Kövidinka Grape

Ark of taste
Back to the archive >

Kövidinka is a late-ripening white grape that was mentioned in the middle of 1800s, but probably dates back much further. It grows in the Kunság and Csongrád wine regions in Hungary’s Southern Great Plain. Kövidinka became very popular after the phylloxera epidemic and it was widespread in wine regions with sandy soil.

Kövidinka has round, barely lobed, serrated leaves. It blossoms relatively late. The grape bunches are small to medium-sized, shouldered, and compact. The grapes themselves are greenish to pale pink and have low acidity. They are harvested manually, usually in the second half of October, though they can be harvested even later, after light frosts and when the leaves have fallen. This variety is quite productive. Kövidinka thrives in sandy soil and it recovers from frost. Nowadays, the kövidinka variety occurs throughout Hungary, but not in large numbers—it has been displaced by international varieties that are more popular on the market.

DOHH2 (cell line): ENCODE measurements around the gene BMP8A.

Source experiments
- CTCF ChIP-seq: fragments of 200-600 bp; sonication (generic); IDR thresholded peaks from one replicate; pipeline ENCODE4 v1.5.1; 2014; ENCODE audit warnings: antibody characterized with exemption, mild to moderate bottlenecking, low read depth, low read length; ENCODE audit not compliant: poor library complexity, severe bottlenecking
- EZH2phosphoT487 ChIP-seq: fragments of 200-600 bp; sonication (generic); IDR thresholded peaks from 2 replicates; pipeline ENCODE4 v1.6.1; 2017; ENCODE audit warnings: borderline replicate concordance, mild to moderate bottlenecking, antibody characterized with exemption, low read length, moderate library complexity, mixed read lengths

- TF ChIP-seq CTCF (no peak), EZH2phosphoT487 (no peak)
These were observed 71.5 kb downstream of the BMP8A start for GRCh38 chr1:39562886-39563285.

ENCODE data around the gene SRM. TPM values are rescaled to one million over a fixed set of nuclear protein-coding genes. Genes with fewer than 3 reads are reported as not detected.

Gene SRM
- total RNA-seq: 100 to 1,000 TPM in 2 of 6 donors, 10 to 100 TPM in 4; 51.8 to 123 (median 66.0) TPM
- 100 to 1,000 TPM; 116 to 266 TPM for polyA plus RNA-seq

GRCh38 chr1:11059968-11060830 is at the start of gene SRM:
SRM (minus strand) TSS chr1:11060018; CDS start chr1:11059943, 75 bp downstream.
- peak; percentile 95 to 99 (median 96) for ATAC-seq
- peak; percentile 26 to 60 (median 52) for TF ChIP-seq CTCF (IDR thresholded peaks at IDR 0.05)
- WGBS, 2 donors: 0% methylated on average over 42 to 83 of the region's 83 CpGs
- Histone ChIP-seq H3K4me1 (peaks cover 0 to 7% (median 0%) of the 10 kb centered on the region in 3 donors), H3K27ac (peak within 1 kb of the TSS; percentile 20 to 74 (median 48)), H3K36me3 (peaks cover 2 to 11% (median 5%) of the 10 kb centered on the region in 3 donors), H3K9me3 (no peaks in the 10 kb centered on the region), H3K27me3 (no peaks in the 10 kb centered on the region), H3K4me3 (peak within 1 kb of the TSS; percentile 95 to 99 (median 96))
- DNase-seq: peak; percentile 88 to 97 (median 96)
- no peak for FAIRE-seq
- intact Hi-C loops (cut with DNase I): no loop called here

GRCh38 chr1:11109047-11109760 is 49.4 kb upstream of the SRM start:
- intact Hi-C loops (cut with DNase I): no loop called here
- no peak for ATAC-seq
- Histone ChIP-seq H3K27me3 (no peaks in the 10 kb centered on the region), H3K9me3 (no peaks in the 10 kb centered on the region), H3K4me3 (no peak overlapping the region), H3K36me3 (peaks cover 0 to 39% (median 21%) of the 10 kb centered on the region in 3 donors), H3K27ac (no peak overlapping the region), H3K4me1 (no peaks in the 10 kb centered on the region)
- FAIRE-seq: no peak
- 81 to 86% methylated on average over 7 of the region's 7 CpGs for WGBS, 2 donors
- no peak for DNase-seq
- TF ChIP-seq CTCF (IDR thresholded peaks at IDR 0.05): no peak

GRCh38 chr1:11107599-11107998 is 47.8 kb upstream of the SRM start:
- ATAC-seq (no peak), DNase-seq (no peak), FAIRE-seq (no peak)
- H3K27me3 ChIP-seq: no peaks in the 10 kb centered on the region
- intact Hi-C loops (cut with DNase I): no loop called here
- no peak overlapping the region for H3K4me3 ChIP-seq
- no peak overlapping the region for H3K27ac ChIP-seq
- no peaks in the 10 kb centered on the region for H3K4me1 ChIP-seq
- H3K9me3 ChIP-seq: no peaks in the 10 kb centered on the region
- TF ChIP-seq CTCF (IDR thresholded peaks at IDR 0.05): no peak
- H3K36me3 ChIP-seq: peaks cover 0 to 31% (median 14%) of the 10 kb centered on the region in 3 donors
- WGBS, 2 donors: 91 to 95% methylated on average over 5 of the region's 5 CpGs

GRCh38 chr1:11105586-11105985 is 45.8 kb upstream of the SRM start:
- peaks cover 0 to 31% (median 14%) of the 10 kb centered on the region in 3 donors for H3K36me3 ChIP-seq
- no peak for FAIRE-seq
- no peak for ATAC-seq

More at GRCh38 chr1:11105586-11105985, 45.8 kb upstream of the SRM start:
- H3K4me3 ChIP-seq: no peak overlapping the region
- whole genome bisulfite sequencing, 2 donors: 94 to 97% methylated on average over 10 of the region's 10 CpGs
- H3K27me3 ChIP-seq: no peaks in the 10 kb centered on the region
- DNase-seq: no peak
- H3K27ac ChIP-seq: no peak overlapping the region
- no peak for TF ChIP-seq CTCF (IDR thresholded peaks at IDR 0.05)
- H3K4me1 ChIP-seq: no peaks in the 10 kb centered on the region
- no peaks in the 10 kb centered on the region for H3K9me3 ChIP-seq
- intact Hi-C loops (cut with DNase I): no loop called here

Wines made from kövidinka are soft, aromatic, and light-bodied but tasty, with notes of herbs and apple. They pair well with white meat and fish. In Hungary, wine is especially linked to Saint Martin’s Day, November 11, which is important in folk traditions as it represents the end of the agricultural season and the beginning of advent. Celebrations of Saint Martin’s Day involve feasting on goose and making toasts with the season’s new wine.

Back to the archive >




Other info


Wines and grape varietals

Nominated by:Tünde Puskás, Csaba Hajagos